However, I find that people are wrestling with scripture. I heard a debate between Bart Ehrman and Tom Wright on the "problem of evil" in which Ehrman point blank asked if he and Wright were reading the same Bible. He noted that Wright seemed to see unity, whereas he saw disunity and discontinuity.

Biblical illiteracy seems to me to be an excuse for the real problem.

You raise the question of inerrancy and historical, grammatical interpretive methods. While I find that inerrancy and infallibility are helpful confessions for the reliability of scripture, I find them lacking as interpretive strategies. Simply put, inerrancy as an interpretive strategy assumes the unity of the text without ever asking what that unity actually is. Furthermore, historical-grammatical interpretive methods by themselves, never account for rhetorical strategies employed by Paul, narrative theology of the gospels, and the apocalyptic genre of Revelation and Daniel. Interpreting scripture is more than acknowledging God as source of inspiration and parsing verbs.

For those who wrestle with scripture, we need to provide reading strategies. Richard Hays and Ellen Davis' The Art of Reading Scripture is a good start, as well as Fee and Stuart's How to Read the Bible For All Its Worth. What we do not need to do is offer the same patronizing suggestions to simply learn the stories and obey the moral of the story.

I agree with much of what you say. However, I do think that there is more engagement with the text than what we realize. When someone is asking enough questions as to have doubts, that means to me that there is an engagement with scripture, rather than a refusal to engage it.
6/15/2009 3:28:18 PM

Keith D. Church

I find it interesting that the content of these posts have pursued a secondary point from the article, biblical inerrancy and the conservative vs. moderate points of view. What Neal actually alludes to is "biblical illiteracy," which I would suggest sadly exists in great extent among both conservatives and moderates. That is, too many Southern Baptists have never read the Bible, much less made an in depth study of its major themes in grammatical, historical context, regardless of how such persons view inerrancy. That's a problem given the Bible is our only source of objective revelation concerning God and His acts. Thus we must deal with it honestly, and I believe many aren't dealing with it at all.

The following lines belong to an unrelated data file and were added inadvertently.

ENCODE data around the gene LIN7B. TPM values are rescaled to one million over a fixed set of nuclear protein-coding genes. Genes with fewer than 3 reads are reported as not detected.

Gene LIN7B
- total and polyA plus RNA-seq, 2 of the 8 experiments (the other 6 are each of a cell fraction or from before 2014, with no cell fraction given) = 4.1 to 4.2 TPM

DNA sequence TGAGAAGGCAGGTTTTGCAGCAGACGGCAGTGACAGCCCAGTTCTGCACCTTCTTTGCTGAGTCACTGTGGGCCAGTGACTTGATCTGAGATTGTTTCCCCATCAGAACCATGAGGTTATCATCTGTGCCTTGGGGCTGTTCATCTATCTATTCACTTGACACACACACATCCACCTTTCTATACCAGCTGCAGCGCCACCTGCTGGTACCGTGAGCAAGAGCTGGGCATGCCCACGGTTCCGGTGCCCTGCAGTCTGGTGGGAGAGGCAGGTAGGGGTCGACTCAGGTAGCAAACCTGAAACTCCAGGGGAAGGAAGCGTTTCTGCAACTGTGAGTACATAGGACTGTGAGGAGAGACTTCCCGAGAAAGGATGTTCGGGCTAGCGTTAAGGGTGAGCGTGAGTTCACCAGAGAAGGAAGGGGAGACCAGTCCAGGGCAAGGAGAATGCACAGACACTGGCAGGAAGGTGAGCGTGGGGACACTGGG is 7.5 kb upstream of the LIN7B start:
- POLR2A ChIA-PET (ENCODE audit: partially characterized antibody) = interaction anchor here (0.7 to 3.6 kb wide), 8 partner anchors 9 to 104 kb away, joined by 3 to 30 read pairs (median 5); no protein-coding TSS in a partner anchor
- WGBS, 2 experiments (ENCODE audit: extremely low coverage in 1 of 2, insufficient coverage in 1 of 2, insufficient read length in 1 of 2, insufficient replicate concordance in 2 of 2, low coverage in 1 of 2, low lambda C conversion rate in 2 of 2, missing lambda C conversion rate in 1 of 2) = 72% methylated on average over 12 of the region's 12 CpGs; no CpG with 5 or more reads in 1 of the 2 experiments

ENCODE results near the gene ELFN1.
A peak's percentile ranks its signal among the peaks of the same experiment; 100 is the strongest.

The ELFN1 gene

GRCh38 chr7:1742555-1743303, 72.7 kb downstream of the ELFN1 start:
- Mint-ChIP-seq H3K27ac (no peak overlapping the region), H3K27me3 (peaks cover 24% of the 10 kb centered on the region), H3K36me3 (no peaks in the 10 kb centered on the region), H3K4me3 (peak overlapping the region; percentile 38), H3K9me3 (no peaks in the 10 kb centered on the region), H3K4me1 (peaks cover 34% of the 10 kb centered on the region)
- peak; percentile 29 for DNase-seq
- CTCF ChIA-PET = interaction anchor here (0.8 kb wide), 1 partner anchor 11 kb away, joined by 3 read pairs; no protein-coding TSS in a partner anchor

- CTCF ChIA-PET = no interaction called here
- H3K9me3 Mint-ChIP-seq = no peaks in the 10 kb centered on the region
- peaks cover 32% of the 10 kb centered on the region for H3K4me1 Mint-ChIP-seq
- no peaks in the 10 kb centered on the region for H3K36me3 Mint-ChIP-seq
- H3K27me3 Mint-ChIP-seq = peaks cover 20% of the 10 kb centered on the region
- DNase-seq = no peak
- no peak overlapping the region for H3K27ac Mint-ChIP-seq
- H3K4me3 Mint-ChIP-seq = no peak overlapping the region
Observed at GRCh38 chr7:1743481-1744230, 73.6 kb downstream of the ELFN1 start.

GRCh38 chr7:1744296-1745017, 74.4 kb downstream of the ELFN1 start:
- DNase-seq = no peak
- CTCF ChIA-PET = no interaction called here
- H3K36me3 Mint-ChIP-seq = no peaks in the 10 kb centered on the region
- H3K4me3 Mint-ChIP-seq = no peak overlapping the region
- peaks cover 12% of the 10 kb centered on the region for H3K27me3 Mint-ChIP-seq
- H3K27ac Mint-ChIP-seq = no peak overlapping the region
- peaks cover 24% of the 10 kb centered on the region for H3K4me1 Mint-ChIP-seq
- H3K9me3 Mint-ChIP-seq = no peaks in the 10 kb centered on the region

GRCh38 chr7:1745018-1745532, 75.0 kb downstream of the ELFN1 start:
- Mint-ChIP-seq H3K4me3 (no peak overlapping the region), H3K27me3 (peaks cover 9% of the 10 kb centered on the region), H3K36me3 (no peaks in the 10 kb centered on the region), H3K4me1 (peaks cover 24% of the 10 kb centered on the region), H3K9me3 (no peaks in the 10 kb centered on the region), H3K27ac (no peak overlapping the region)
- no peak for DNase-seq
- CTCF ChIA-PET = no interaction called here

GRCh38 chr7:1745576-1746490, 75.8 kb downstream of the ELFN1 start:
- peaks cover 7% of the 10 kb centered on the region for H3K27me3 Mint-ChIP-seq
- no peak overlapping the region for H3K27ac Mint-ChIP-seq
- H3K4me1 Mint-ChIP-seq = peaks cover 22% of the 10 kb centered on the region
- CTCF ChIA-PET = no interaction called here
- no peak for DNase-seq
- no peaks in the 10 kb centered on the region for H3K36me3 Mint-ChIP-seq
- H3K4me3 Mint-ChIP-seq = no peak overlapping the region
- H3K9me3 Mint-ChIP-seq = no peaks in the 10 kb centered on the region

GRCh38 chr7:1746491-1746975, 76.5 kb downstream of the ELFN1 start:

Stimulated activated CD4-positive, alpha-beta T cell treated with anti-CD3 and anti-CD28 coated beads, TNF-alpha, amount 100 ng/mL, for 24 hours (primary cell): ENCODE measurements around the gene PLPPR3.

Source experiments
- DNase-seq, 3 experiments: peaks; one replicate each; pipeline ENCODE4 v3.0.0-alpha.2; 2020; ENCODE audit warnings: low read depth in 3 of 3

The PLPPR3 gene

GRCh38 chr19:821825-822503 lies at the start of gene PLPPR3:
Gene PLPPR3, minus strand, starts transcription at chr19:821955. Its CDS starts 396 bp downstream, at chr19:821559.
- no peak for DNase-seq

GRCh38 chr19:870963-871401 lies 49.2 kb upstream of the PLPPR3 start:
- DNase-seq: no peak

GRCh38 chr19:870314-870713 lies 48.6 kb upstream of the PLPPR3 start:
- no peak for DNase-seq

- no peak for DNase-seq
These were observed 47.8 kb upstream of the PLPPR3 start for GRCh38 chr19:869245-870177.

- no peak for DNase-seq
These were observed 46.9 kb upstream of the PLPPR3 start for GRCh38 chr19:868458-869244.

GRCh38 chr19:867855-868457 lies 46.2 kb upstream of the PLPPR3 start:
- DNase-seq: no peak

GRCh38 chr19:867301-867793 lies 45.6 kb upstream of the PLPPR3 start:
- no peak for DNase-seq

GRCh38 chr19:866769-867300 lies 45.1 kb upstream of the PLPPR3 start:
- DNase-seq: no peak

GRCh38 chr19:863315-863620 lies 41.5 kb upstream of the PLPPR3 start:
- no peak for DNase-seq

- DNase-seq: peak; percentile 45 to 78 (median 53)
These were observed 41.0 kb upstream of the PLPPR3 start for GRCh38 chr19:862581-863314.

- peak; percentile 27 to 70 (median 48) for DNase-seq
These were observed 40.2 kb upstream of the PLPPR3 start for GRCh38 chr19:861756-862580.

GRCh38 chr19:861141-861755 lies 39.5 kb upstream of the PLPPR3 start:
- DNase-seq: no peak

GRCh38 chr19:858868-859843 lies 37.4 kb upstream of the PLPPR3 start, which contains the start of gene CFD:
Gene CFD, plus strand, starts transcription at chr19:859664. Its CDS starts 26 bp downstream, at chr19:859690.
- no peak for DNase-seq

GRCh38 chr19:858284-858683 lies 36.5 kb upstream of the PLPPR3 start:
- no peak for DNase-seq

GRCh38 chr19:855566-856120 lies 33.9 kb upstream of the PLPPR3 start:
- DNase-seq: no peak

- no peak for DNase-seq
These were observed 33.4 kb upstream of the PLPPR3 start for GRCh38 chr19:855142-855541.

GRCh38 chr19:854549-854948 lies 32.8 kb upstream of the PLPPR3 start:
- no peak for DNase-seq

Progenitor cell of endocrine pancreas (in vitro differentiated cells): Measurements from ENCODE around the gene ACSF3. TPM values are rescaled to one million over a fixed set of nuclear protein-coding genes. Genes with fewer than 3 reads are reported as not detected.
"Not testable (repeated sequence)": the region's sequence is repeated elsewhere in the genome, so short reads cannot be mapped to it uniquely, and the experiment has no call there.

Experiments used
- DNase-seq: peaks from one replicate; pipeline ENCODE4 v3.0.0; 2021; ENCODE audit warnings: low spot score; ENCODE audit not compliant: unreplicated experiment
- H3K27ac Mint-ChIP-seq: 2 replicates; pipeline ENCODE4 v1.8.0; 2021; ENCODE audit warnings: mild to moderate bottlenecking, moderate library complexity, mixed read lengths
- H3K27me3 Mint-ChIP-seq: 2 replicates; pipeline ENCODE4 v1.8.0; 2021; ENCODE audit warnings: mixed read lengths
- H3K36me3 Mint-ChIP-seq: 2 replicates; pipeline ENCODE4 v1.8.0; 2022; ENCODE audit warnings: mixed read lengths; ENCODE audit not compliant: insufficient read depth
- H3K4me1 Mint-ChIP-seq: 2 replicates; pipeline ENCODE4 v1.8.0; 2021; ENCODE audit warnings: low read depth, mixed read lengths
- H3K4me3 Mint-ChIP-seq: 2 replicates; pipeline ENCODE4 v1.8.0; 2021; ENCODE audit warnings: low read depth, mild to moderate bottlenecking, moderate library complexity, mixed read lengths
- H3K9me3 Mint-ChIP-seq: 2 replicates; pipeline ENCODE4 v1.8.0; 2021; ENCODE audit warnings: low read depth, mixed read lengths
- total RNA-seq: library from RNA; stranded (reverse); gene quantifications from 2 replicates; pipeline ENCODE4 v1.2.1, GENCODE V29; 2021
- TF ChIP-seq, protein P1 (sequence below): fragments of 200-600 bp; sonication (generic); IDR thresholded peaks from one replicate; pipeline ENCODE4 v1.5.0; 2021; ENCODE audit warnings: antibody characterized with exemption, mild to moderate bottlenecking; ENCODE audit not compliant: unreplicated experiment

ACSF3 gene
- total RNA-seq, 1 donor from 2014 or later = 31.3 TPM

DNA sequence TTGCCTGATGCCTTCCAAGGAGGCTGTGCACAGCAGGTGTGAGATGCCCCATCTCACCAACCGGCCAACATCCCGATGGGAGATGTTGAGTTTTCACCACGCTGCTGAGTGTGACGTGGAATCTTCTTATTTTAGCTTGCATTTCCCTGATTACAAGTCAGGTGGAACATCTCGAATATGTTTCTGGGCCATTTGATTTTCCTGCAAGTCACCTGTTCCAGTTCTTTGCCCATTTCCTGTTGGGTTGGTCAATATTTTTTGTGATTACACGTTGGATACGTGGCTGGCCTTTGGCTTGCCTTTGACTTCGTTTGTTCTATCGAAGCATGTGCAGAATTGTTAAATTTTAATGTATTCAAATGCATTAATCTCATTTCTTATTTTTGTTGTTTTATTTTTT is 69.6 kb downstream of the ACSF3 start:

The primary point of the article, however, is Neal's passion for loving leadership in one on one, face to face, person to person, in the trenches discipleship amongst Southern Baptists. Neal's point is the people, not another program, and if his theological convictions have led him to love people face to face just a Christ did, then that is to be commended.

Also, we are all theologians. What we believe about God, His being and His works,(our theology) is what leads us to practical application in daily living. Thus saying we are known as Christians because of our love and not our theology is actually backwards. Our love flows out of our theology. Why? Because "God is love (1 Joh 4:8,16)" and, "if anyone loves Me (Jesus speaking), he will keep My word(John 14:23-24)." God connects love to Himself first (theology), then out of that flows love for God's creation (humanity, environment). Thus, theology does matter.